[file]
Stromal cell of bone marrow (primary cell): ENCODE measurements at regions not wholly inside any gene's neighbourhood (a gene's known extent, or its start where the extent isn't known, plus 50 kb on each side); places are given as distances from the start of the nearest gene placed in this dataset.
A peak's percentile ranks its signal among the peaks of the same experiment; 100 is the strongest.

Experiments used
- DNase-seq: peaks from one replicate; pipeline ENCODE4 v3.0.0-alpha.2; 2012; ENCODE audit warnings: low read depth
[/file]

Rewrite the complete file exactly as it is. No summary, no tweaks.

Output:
Stromal cell of bone marrow (primary cell): ENCODE measurements at regions not wholly inside any gene's neighbourhood (a gene's known extent, or its start where the extent isn't known, plus 50 kb on each side); places are given as distances from the start of the nearest gene placed in this dataset.
A peak's percentile ranks its signal among the peaks of the same experiment; 100 is the strongest.

Experiments used
- DNase-seq: peaks from one replicate; pipeline ENCODE4 v3.0.0-alpha.2; 2012; ENCODE audit warnings: low read depth